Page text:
Announcing Stack Overflow Documentation

We started with Q&A. Technical documentation is next, and we need your help.

Whether you're a beginner or an experienced developer, you can contribute.

Sign up and start helping → Learn more about Documentation →

I have a relational database table with millions of rows, each is linked to hundreds of rows within this table. It a simple relationship but becomes problematic when there are millions of rows. Each time a new row is added it has to scan the entire range.

Is there a more efficient way to perform this operation?

I'm sure search engines have solved this problem already on an even larger scale. (Is there a term for this kind of problems?)

share|improve this question
What do you mean "scan the entire range"? Could you give us more information about what you are tying to do - do this in English, without presupposing any implementation. – Bohemian Sep 28 '12 at 1:41
each row is linked other rows based on matching keywords. When a new row is being added the system has to scan every row in the table to find matches. it could be zero or hundreds of matches. – Jen Sep 28 '12 at 1:53
Why does it "have to find matches"? Again, what is it in English that you are trying to do? Forget about "rows", "tables" and "data". Just tell us the intent. – Bohemian Sep 28 '12 at 6:21
each row has location nvarchar field (name of city,state,country), it's linking to other rows produced in the same location – Jen Sep 28 '12 at 15:07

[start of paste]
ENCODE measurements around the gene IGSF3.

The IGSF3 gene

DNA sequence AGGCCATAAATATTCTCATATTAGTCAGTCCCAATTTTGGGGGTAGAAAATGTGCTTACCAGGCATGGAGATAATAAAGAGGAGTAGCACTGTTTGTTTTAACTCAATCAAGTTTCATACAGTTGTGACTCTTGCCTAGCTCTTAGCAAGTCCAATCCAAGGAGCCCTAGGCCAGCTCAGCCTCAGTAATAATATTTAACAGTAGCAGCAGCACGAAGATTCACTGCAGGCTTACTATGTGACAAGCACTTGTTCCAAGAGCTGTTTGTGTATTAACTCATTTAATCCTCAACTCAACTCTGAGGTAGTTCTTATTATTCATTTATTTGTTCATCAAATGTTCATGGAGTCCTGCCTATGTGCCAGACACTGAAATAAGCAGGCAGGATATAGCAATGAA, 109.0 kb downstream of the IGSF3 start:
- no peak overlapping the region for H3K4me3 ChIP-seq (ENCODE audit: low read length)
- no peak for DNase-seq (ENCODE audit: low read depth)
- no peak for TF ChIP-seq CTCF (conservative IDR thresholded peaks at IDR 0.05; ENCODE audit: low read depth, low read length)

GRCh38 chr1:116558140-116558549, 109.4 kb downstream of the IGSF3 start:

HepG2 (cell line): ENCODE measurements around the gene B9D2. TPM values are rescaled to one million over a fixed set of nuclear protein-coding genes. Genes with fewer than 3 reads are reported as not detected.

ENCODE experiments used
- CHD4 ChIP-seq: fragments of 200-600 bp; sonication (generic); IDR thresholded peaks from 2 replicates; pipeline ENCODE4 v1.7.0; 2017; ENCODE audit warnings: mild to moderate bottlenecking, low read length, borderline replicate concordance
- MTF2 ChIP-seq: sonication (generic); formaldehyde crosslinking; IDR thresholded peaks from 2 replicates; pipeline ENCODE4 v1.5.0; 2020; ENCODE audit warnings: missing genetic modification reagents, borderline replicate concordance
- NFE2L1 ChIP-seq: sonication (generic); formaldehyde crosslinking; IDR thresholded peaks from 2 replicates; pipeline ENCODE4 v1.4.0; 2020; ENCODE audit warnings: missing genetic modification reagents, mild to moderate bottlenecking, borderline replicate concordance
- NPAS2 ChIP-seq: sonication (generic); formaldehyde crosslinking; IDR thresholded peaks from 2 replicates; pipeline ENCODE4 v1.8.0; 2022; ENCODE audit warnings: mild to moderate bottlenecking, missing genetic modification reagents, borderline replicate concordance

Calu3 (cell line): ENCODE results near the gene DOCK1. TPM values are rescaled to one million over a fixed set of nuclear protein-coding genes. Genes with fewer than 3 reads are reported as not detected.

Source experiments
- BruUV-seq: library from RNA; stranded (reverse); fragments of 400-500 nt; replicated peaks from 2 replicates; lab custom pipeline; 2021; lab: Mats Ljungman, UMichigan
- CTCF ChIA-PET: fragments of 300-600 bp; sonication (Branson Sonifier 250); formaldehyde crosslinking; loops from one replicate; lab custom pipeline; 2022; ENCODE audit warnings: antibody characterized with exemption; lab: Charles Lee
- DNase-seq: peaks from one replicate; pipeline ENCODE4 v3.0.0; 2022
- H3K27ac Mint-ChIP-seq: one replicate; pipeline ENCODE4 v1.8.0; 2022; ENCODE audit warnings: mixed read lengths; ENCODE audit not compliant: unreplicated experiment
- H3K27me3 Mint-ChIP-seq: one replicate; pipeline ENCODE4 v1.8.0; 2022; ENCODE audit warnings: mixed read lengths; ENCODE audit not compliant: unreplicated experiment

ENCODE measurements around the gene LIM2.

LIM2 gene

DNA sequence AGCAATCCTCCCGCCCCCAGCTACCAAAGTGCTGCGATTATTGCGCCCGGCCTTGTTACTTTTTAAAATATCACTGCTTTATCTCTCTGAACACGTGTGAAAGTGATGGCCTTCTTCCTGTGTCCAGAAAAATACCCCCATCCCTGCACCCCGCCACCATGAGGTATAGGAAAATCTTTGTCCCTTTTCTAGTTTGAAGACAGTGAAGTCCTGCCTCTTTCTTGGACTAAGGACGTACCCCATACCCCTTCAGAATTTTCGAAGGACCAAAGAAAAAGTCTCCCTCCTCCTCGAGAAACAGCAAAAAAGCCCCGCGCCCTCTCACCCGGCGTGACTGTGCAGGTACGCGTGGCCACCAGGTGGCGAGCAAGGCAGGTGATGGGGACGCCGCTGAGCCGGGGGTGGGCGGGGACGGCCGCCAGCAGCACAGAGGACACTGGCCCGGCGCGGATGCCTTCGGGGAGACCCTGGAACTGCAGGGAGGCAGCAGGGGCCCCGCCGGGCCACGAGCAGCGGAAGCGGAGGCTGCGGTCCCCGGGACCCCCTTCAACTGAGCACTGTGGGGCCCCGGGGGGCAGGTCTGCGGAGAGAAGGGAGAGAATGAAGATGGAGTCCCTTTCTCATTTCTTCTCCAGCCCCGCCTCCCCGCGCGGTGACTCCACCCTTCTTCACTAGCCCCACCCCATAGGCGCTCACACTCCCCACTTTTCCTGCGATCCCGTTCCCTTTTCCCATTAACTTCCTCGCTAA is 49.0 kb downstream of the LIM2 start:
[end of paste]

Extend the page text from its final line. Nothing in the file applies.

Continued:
A standard database system would use indexes so that you could process new rows without a linear scan of the entire database.

A traditional text search system would process a large amount of impact in a batch, for instance sorting all the words to build an inverted index. It would wait for some time to accumulate (or gather from the web) enough input to make a batch run worthwhile - so you spread the cost of a batch process over a large amount of input. You can then either merge the results of processing a batch with the accumulated data so far, or keep it separate and search more than one chunk of indexed data when the user submits a query.

I can't produce anything more specific without a more specific question from you, but you might find that extracting the keywords from a large number of input rows and sorting them to produce a single list of sorted keywords helps the matching process, or perhaps keeping an inverted index of keywords in all the rows currently stored.

share|improve this answer

Your Answer


By posting your answer, you agree to the privacy policy and terms of service.

Not the answer you're looking for? Browse other questions tagged or ask your own question.